There’s some difference of opinion on how 2 Cor 2.14 should be translated:
The phrase “owe no man any thing” (Rom 13.8) is commonly misquoted as a prohibition on incurring financial debt. This verse is often twisted to mean, “Don’t put that TV on your credit card,” “Only buy used cars,” and “Don’t borrow money from your relatives.” (Strangely, those who misuse it in this fashion almost never take it to mean, “Don’t sign a mortgage to buy a house…”)
One of the most startling verses in Scripture is Jesus’ warning in Luke 14.26:
Genesis 18.22-33 challenges me every time I read it. On one hand, I admire Abraham’s tenacity and unashamed persistence in pleading for Sodom and Gomorrah. On the other hand, I’m amazed that God listens and agrees to Abraham’s request every time – what mercy! Part of me wonders why Abraham didn’t press for mercy on account of five or even one righteous man. He was on a roll – why quit at ten? My curiosity isn’t currently satisfied: Genesis doesn’t tell us, and we shouldn’t get too creative about inventing a reason.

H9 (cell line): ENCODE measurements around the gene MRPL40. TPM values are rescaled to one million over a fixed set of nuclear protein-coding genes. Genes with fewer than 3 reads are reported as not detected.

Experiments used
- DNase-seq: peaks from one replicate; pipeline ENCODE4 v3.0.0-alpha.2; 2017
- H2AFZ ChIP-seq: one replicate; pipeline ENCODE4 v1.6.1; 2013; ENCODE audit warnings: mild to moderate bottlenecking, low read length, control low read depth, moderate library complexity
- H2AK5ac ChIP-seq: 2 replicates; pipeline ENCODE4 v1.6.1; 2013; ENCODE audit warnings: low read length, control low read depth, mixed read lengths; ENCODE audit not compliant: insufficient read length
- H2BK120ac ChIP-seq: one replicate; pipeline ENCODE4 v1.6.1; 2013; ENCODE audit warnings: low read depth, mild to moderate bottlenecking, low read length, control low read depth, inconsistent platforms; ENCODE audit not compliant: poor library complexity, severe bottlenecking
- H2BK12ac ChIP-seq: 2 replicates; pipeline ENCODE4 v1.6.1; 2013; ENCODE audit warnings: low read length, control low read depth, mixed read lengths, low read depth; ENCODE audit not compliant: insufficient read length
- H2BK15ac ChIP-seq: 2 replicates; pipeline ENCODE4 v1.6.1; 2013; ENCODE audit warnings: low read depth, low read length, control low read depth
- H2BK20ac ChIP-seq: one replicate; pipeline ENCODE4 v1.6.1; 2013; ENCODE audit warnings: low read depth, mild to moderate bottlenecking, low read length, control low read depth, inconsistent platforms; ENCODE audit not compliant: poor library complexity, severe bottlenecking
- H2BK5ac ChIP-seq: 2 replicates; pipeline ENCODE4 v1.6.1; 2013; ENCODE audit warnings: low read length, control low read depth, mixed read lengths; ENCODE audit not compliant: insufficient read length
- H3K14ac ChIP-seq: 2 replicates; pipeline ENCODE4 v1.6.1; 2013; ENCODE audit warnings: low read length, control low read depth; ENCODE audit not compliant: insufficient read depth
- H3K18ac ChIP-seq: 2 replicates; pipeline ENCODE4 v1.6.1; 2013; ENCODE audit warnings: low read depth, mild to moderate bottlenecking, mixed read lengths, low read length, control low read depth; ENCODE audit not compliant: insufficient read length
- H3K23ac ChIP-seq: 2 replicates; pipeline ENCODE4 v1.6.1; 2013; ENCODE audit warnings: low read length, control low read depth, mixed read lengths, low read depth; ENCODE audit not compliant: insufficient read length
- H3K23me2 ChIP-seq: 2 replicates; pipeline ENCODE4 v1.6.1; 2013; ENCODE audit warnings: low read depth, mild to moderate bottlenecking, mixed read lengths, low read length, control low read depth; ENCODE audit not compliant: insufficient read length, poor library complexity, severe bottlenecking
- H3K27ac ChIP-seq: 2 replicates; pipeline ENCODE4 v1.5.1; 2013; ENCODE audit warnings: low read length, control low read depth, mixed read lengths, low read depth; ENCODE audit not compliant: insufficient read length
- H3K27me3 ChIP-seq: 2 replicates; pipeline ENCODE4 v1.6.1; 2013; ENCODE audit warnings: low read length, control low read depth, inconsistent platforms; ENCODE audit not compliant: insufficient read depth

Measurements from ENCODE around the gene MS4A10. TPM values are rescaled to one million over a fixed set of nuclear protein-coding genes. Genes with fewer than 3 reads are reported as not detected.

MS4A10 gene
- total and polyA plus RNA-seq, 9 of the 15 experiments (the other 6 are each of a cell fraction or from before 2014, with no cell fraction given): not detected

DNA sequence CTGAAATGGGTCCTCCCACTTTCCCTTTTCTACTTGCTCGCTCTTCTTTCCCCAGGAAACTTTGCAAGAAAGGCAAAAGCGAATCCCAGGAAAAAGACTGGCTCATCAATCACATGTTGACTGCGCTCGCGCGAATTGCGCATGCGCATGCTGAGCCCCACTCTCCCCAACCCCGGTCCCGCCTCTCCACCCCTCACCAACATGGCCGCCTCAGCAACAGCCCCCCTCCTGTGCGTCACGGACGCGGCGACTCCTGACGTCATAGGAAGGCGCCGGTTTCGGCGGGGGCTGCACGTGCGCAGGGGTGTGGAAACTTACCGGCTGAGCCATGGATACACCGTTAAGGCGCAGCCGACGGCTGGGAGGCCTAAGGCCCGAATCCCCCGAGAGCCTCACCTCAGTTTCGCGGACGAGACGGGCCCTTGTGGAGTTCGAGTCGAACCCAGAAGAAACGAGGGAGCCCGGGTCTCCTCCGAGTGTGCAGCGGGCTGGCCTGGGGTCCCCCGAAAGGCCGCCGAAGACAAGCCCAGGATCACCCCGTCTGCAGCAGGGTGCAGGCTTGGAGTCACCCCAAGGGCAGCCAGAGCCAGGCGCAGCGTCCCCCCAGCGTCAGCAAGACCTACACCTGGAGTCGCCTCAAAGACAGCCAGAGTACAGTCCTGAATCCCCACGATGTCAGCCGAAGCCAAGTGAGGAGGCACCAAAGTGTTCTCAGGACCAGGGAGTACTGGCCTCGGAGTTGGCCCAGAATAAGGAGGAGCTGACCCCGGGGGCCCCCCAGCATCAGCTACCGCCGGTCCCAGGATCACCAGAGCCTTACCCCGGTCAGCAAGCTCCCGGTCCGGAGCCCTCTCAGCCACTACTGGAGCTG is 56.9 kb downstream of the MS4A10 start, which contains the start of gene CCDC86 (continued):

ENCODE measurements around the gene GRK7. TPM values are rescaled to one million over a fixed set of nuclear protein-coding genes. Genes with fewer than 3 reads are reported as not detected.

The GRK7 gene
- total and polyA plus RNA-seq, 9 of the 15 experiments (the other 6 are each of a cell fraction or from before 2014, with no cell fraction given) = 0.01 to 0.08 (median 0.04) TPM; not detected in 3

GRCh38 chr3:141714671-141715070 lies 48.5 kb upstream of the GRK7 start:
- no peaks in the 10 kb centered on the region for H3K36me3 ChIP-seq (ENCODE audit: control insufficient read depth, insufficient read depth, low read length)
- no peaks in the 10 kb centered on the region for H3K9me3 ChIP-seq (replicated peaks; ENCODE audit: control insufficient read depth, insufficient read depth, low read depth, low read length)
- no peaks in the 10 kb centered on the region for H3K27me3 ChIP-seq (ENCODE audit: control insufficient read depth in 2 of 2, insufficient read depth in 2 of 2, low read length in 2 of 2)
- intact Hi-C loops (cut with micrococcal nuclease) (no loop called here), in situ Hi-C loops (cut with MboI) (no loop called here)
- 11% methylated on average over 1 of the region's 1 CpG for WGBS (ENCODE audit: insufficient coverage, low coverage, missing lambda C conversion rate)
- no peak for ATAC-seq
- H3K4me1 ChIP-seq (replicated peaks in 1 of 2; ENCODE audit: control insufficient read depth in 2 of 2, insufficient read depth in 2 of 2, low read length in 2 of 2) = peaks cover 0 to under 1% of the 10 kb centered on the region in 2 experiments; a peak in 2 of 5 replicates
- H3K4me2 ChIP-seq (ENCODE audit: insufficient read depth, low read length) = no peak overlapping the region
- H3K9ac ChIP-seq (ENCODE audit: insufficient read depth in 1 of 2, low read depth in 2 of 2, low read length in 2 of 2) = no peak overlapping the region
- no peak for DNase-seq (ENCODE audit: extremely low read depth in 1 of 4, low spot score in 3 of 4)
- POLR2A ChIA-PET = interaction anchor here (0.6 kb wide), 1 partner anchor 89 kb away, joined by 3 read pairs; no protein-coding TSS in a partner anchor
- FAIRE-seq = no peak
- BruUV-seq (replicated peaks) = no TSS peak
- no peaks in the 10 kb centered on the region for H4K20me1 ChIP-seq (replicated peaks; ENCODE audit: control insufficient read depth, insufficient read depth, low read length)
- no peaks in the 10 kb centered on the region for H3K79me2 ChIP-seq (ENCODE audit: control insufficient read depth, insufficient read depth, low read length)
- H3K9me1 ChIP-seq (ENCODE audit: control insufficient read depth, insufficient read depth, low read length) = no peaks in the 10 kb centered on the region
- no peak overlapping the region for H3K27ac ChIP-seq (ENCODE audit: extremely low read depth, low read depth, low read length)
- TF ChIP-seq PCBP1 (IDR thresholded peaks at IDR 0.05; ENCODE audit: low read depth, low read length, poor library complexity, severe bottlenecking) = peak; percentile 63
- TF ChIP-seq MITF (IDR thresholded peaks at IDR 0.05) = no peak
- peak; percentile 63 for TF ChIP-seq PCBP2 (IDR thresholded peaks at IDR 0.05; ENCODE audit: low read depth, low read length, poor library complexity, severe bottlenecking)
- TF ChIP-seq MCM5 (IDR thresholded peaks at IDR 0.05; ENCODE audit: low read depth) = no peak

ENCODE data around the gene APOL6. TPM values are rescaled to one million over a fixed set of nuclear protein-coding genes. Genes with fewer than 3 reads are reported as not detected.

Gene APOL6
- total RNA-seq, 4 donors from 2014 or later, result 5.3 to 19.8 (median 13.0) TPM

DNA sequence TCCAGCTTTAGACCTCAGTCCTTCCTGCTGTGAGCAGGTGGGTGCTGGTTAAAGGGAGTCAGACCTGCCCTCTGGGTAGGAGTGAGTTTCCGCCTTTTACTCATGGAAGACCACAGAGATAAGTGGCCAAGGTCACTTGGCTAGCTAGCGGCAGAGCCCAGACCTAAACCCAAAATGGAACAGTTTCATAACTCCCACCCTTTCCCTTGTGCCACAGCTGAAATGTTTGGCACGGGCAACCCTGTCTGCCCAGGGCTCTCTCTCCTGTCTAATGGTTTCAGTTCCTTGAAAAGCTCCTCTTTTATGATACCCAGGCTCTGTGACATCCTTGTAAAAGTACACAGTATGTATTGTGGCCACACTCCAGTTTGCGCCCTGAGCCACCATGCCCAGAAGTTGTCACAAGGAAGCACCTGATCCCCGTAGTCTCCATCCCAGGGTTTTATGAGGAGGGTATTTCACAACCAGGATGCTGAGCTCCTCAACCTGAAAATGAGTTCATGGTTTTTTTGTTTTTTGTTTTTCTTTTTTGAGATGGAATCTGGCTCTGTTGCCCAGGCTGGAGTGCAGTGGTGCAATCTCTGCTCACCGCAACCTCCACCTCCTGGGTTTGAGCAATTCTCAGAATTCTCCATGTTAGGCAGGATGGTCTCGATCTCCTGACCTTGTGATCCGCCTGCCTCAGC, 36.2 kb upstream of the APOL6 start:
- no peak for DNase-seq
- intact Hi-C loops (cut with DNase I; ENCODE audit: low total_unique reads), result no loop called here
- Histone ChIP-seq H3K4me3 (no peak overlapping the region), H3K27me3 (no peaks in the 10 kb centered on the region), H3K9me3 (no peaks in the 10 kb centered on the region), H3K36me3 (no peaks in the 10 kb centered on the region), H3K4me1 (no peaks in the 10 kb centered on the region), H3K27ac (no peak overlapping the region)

As we start reading the book of Ruth, chapter 1 points us to one person: Naomi, and to one characteristic: emptiness.
Dr. Robert Bell’s book The Theological Messages of the Old Testament Books contains a wealth of information and serves as a useful resource for Bible students at both the intermediate and advanced levels. The book begins with an introduction to the discipline of biblical theology and an explanation of the book theology method utilized in the content chapters. Following this introduction, Bell presents the theological messages of the Old Testament books in thirty-three chapters (combining Judges & Ruth; 1 & 2 Samuel; 1 & 2 Kings; 1 & 2 Chronicles; and Obadiah, Joel, & Zephaniah). The book concludes with four appendices (bibliography of book theologies, sermon on a theological theme, sermon on a book theology, and a chart of each book’s theme) and an author index.
Christ is perfect: he always has and always will be perfect. Yet, the author of Hebrews says that Christ become the cause of our eternal salvation by “being made perfect” (τελειωθεὶς). How are we to interpret this difficult phrase?